Since April, anyone who contacts the local IT department at Conti's headquarters in Hanover may end up with me on the line, Michael Jakob. A few years ago, I could not have foreseen that I would be working again in my profession as an IT specialist: After an unsuccessful effort at self-employment, my path led to unemployment in 2010. Despite part-time jobs and short-term assignments at various companies, I didn't manage to re-enter the workforce for years and the longer I was out, the more difficult it became.
I joined Continental in August 2021 through a funding program of the Bundesagentur für Arbeit (Federal Employment Agency). First, as part of an internship at the Continental Institute for Technology and Transformation (CITT), which had advertised a job in the warehouse sector. I received the offer through the JobCenter – I must admit that it wasn't quite what I wanted. But the interview convinced me, on a personal level it was an immediate fit. And after I was able to show my potential during my internship, I was allowed to take over the management of the digital equipment in addition to the storage and shipping activities.
Being a full-time employee again and getting my foot in the door at a company like Continental gave me a real sense of achievement. Nevertheless, I have occasionally experienced prejudices in my everyday work. Be it that the simplest things have been explained to me in detail or that I have encountered typical unemployment clichés in conversation. When I told them that I always had a regular daily routine, the person was really amazed.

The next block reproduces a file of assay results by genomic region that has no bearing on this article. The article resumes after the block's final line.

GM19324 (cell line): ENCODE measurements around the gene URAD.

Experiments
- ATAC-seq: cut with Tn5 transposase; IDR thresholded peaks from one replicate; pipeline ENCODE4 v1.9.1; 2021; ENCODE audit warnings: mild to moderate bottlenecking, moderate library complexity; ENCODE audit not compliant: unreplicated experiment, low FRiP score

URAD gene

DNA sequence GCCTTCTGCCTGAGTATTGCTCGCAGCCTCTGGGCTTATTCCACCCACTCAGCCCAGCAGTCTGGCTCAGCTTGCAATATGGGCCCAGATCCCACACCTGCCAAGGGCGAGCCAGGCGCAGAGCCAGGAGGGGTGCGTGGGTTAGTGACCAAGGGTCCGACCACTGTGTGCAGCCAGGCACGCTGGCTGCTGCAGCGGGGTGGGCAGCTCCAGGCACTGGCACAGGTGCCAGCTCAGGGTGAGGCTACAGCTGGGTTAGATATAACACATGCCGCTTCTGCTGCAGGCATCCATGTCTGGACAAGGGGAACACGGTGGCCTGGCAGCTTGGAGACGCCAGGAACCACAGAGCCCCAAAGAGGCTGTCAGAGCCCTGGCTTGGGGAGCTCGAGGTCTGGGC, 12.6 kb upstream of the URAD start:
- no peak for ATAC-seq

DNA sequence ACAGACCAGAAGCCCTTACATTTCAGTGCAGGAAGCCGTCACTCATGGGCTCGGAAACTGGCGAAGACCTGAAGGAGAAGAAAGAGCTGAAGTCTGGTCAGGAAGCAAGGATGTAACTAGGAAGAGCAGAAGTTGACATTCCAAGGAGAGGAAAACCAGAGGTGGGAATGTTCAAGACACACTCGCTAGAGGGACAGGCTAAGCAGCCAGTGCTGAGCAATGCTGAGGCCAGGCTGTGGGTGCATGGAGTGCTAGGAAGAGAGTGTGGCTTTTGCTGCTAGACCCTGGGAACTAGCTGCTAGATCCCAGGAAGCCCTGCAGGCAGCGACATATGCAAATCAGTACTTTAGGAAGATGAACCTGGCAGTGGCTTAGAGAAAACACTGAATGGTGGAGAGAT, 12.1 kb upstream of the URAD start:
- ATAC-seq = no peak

I took these individual cases in stride – and countered the cliché with my own initiative. So, I not only took on additional tasks within the CITT, but finally switched to my current job in local IT, which I discovered while browsing through our job portal. It was nice to see that my previous manager supported this application – and even nicer that it was successful.
When I moved to my current job, my time in the support program also came to an end. Looking back, I can say that I think the idea behind this program is great, because it makes it much easier for long-term unemployed people to get started. If you want to develop further within the company, you still need a certain drive: show performance and initiative, make yourself visible, maintain contact with other departments – without that, it doesn't work.
I have now achieved my goal of taking the step out of the program. Now, I'm very happy here in local IT – and at the same time I can well imagine that this won't be my last step in the company. Who knows, maybe I'll even go abroad for Conti....